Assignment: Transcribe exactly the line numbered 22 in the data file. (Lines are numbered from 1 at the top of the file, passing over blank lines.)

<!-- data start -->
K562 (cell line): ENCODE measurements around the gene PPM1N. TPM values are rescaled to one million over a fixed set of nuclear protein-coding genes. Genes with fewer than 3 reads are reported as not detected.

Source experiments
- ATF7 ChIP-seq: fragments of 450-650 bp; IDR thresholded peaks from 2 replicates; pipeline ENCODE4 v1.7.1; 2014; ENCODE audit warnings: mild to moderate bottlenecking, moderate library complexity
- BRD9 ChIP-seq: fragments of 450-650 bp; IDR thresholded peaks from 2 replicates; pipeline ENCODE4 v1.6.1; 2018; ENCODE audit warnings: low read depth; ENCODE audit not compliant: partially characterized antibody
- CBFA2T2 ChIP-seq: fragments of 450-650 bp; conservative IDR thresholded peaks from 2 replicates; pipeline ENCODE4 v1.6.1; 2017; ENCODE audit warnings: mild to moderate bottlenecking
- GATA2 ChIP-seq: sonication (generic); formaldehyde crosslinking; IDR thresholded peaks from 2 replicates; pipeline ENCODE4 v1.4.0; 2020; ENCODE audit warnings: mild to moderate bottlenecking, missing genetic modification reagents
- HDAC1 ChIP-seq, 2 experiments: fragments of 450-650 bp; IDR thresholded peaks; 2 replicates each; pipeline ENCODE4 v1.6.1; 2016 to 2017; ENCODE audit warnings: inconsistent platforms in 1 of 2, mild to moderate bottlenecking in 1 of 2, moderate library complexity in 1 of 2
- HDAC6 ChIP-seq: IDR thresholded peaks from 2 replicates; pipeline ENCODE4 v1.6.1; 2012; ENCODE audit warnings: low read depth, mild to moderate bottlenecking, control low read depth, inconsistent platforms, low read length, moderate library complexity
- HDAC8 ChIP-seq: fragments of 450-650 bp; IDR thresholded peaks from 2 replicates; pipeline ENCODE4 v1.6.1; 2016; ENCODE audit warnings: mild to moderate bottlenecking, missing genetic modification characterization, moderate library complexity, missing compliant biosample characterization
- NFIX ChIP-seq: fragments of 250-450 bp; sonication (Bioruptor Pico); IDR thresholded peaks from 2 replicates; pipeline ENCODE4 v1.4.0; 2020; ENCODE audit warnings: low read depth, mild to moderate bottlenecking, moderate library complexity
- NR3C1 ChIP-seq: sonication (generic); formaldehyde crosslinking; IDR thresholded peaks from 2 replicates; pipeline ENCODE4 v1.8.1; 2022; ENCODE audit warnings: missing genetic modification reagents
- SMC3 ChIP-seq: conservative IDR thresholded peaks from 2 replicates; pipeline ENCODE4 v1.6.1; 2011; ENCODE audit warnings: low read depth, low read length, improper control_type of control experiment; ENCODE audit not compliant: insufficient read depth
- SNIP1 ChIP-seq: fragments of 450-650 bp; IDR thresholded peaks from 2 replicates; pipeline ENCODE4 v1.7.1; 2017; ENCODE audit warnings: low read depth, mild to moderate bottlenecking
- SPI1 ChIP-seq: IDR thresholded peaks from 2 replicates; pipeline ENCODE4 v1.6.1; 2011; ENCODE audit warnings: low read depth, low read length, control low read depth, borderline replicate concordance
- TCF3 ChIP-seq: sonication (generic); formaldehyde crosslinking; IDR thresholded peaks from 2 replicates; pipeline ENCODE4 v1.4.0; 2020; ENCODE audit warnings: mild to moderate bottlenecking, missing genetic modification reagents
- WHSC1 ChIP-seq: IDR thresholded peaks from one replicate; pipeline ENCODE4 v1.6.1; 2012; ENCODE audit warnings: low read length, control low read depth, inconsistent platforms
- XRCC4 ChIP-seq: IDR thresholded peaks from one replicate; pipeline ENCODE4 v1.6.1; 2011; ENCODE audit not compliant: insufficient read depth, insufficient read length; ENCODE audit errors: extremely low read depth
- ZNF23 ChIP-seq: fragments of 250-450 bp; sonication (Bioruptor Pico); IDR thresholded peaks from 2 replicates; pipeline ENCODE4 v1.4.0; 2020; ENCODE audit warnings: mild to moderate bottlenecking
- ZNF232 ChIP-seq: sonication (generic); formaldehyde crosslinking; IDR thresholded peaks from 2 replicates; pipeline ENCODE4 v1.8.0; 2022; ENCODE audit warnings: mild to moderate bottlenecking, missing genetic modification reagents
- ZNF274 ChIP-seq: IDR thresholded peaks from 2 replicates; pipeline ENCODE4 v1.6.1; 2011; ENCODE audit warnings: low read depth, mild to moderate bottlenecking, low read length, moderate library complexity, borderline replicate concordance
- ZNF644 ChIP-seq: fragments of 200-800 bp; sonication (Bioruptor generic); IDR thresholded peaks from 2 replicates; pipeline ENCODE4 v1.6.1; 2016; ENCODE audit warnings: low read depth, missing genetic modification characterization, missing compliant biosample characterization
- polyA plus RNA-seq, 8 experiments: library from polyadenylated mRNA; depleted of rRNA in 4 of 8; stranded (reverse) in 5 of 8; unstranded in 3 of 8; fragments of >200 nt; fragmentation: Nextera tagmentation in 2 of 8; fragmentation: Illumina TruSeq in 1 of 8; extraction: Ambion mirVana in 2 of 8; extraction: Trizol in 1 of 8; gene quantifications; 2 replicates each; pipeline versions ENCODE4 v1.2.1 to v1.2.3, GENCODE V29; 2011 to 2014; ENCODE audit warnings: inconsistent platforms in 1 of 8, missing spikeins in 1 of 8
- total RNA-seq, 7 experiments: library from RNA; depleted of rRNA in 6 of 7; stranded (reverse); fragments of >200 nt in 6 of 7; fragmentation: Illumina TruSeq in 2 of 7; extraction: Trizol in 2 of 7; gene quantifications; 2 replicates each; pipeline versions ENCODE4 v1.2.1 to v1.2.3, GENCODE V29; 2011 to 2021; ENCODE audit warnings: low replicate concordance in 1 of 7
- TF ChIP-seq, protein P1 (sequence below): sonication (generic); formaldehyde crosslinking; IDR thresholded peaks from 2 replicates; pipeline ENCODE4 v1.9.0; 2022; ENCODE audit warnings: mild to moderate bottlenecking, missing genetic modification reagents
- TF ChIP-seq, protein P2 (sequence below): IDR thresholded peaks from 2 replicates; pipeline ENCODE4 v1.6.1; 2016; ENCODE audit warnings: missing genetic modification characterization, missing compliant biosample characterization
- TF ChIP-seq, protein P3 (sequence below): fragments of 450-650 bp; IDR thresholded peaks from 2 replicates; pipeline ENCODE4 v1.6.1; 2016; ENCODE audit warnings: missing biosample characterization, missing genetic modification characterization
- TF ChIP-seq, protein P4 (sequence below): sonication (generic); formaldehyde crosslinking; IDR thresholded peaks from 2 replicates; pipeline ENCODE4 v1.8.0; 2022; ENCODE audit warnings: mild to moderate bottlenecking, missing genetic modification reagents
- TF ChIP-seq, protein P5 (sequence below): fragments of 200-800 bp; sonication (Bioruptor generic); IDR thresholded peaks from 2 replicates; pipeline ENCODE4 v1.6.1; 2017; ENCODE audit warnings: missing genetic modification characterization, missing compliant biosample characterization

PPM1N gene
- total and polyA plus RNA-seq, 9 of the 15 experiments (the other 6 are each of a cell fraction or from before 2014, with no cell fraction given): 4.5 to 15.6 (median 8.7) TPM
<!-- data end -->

- polyA plus RNA-seq, 8 experiments: library from polyadenylated mRNA; depleted of rRNA in 4 of 8; stranded (reverse) in 5 of 8; unstranded in 3 of 8; fragments of >200 nt; fragmentation: Nextera tagmentation in 2 of 8; fragmentation: Illumina TruSeq in 1 of 8; extraction: Ambion mirVana in 2 of 8; extraction: Trizol in 1 of 8; gene quantifications; 2 replicates each; pipeline versions ENCODE4 v1.2.1 to v1.2.3, GENCODE V29; 2011 to 2014; ENCODE audit warnings: inconsistent platforms in 1 of 8, missing spikeins in 1 of 8